‘I, the great general of the German soldiers, send this letter to the Hereros... Any Herero found inside the German frontier, with or without a gun or cattle, will be executed. I shall spare neither women nor children. I shall give the order to drive them away and fire on them. Such are my words to the Herero people.’
South-West Africa, 1904: When German colonial authorities issue an extermination order, the Herero are forced to flee into the desert and seek safety in British Bechuanaland. Tjipuka, a young Herero mother, escapes the massacre with her baby, but is captured and put to work in the death camps in Lüderitz. There she has to find the courage – and the will – to survive against all odds.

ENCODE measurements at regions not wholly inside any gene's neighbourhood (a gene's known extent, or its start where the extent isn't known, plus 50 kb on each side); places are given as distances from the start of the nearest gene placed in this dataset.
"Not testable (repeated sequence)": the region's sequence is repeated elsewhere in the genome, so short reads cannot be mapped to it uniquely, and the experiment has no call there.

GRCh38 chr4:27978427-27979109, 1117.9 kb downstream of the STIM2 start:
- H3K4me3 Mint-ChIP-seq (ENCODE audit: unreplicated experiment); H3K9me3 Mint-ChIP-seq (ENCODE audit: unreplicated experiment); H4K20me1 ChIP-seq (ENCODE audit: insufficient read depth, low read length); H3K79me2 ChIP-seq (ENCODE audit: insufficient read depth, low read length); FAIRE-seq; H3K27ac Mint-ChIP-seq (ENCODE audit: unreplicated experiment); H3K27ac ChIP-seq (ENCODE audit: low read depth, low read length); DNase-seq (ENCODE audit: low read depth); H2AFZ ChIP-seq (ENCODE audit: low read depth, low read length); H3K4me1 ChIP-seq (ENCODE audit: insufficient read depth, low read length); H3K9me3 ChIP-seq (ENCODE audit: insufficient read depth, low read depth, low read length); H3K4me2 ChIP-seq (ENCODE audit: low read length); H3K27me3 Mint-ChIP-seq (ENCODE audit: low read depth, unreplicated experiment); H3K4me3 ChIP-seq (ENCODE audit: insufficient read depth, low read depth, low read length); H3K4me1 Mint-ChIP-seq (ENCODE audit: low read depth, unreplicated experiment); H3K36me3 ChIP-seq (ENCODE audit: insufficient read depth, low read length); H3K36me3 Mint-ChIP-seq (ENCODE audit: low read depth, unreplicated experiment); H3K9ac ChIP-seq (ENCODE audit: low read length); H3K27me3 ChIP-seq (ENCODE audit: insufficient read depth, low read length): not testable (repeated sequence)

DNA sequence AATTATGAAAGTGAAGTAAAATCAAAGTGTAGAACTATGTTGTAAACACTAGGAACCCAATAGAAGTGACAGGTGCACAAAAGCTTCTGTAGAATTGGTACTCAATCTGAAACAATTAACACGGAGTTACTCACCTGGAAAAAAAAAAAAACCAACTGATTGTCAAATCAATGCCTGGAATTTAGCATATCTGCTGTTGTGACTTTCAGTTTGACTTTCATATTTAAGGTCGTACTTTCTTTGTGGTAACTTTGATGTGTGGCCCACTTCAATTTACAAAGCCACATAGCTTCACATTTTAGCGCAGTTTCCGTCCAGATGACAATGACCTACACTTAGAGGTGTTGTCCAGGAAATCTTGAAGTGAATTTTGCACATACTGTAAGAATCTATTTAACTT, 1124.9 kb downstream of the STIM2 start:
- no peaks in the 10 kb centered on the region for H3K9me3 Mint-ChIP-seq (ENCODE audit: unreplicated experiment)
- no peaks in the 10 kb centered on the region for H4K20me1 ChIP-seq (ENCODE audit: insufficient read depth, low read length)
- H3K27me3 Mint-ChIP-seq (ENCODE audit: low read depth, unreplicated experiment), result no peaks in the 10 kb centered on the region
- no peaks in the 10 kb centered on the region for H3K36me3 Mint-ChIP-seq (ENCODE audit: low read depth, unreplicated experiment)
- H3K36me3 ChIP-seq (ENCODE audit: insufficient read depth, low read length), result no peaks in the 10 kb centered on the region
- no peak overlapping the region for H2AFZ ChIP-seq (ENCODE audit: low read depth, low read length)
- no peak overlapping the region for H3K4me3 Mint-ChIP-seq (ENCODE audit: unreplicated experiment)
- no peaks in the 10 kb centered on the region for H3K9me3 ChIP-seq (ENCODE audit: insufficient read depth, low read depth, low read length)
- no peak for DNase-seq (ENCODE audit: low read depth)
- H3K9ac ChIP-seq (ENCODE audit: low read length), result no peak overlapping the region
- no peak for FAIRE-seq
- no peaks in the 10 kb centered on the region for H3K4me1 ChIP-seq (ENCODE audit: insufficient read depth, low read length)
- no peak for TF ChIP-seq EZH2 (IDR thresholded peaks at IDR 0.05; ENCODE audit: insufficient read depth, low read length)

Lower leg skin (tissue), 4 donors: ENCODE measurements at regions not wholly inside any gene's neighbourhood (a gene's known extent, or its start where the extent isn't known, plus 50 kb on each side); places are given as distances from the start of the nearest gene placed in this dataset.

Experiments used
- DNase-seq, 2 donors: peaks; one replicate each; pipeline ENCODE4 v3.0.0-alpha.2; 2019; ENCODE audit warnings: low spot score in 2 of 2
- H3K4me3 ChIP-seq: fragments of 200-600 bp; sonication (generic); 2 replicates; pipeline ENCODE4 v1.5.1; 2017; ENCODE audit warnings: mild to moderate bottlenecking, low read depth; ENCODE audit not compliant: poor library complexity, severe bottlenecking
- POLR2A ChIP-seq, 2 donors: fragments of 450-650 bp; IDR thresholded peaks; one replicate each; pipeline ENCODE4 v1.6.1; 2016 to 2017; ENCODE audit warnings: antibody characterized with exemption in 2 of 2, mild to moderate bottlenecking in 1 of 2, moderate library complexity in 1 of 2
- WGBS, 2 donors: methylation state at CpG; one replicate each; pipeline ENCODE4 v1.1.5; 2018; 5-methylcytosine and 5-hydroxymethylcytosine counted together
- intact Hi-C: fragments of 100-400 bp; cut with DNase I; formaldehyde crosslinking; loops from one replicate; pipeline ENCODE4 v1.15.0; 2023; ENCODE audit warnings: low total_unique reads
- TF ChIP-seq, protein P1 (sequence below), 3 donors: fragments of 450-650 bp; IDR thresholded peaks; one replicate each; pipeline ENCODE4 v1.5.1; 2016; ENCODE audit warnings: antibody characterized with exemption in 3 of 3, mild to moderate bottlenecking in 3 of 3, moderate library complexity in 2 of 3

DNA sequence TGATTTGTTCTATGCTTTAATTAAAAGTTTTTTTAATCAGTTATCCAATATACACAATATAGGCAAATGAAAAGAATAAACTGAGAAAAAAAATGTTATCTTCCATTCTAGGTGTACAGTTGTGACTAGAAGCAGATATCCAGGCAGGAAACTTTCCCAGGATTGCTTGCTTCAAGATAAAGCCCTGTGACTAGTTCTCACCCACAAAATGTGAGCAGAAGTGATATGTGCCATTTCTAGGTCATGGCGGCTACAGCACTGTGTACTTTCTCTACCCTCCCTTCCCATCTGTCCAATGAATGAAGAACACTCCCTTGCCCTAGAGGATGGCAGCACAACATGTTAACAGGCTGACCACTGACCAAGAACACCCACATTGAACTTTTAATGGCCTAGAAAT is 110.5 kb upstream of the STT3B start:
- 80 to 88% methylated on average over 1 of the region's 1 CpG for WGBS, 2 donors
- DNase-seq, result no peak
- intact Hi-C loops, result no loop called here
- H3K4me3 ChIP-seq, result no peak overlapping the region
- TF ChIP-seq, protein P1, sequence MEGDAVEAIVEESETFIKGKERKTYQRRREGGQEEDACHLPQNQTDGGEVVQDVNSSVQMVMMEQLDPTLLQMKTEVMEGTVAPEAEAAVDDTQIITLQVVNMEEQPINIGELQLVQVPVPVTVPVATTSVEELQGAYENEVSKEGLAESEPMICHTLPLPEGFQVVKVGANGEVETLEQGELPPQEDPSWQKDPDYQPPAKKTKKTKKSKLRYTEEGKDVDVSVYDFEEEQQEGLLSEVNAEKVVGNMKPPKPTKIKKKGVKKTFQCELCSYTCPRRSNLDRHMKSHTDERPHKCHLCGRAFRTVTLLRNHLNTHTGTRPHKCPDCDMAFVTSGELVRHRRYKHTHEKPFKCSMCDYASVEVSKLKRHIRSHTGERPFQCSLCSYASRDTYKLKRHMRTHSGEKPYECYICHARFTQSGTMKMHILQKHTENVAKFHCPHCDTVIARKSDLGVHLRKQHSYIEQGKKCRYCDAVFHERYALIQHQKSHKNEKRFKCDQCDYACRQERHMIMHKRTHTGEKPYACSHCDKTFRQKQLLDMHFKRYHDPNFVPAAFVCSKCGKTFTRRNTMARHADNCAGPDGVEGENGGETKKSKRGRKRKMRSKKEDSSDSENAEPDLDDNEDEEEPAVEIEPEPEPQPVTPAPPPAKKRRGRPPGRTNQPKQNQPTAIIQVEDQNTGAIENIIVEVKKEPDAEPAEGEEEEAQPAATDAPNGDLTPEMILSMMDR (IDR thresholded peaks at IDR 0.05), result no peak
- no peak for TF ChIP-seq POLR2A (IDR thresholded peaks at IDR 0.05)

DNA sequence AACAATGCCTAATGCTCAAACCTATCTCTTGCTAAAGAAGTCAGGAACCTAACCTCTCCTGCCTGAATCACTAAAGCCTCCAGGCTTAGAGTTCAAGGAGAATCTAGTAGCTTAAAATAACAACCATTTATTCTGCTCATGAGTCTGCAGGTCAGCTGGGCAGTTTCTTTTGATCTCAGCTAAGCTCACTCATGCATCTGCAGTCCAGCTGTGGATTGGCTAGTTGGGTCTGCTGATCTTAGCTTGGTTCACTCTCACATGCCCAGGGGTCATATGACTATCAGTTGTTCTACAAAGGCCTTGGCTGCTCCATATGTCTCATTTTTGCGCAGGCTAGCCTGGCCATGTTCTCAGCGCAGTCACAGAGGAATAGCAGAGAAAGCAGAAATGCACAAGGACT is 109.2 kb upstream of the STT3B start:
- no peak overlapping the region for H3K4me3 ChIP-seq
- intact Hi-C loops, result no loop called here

The Transvaal, 1899: Riette’s nursing ambitions are crushed when she is forced into marriage with an older neighbour. When he is taken captive and their farm is set ablaze during the Second Anglo–Boer War, she and his daughters must face the horrors of the British concentration camps.
Against the backdrop of southern Africa’s colonial wars at the dawn of the twentieth century, The Scattering traces the fates of two remarkable women whose paths cross after each has suffered the devastation and dislocation of war.
Moving and intimate, Kubuitsile’s novel provides a fascinating glimpse into the indomitability of the human spirit.